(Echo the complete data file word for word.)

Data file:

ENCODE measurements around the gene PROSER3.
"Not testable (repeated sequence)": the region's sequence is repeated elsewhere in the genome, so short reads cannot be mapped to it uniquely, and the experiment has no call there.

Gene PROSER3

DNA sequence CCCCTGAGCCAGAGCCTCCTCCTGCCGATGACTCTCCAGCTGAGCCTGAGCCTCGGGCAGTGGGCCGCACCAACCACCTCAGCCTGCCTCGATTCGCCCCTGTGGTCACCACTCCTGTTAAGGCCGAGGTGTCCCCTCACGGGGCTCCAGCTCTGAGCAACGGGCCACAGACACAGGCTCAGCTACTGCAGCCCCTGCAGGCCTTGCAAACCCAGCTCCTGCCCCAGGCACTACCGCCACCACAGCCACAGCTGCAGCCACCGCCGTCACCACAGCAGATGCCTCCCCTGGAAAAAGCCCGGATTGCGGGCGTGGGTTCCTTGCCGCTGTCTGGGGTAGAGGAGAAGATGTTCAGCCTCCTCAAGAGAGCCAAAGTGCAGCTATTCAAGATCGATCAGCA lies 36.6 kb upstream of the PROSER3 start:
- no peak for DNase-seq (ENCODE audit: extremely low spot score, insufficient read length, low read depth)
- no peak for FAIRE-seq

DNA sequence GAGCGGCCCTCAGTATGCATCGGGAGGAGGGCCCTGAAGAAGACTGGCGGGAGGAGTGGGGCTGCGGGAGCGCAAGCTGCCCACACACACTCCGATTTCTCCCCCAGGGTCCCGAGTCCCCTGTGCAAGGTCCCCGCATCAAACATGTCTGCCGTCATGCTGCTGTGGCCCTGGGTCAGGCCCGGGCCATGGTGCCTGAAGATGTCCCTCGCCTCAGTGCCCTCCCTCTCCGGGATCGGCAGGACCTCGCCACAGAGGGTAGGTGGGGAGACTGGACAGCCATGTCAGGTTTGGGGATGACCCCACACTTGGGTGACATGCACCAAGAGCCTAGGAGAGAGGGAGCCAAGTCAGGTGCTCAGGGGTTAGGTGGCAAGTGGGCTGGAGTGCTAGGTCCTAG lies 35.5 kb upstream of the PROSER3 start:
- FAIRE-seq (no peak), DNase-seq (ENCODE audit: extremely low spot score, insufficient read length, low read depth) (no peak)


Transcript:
ENCODE measurements around the gene PROSER3.
"Not testable (repeated sequence)": the region's sequence is repeated elsewhere in the genome, so short reads cannot be mapped to it uniquely, and the experiment has no call there.

Gene PROSER3

DNA sequence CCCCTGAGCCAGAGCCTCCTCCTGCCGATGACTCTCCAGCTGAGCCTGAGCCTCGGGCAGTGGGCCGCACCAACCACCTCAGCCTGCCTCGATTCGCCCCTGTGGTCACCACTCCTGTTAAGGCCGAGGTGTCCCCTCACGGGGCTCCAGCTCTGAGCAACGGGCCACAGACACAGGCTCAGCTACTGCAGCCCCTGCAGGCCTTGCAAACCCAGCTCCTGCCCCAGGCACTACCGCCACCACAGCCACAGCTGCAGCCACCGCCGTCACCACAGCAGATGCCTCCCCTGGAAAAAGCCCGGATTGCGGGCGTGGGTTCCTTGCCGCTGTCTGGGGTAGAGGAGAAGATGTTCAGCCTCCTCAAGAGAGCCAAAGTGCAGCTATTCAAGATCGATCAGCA lies 36.6 kb upstream of the PROSER3 start:
- no peak for DNase-seq (ENCODE audit: extremely low spot score, insufficient read length, low read depth)
- no peak for FAIRE-seq

DNA sequence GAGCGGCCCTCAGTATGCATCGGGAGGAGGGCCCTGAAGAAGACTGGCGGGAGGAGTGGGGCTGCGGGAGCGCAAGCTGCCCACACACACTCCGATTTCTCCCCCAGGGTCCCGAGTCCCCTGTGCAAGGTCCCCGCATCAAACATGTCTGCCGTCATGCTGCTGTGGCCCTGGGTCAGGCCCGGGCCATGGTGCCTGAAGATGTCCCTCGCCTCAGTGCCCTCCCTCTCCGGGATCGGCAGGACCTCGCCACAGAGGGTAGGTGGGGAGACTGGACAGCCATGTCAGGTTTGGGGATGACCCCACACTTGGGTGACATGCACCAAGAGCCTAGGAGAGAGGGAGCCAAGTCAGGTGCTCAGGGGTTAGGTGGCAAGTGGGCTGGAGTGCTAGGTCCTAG lies 35.5 kb upstream of the PROSER3 start:
- FAIRE-seq (no peak), DNase-seq (ENCODE audit: extremely low spot score, insufficient read length, low read depth) (no peak)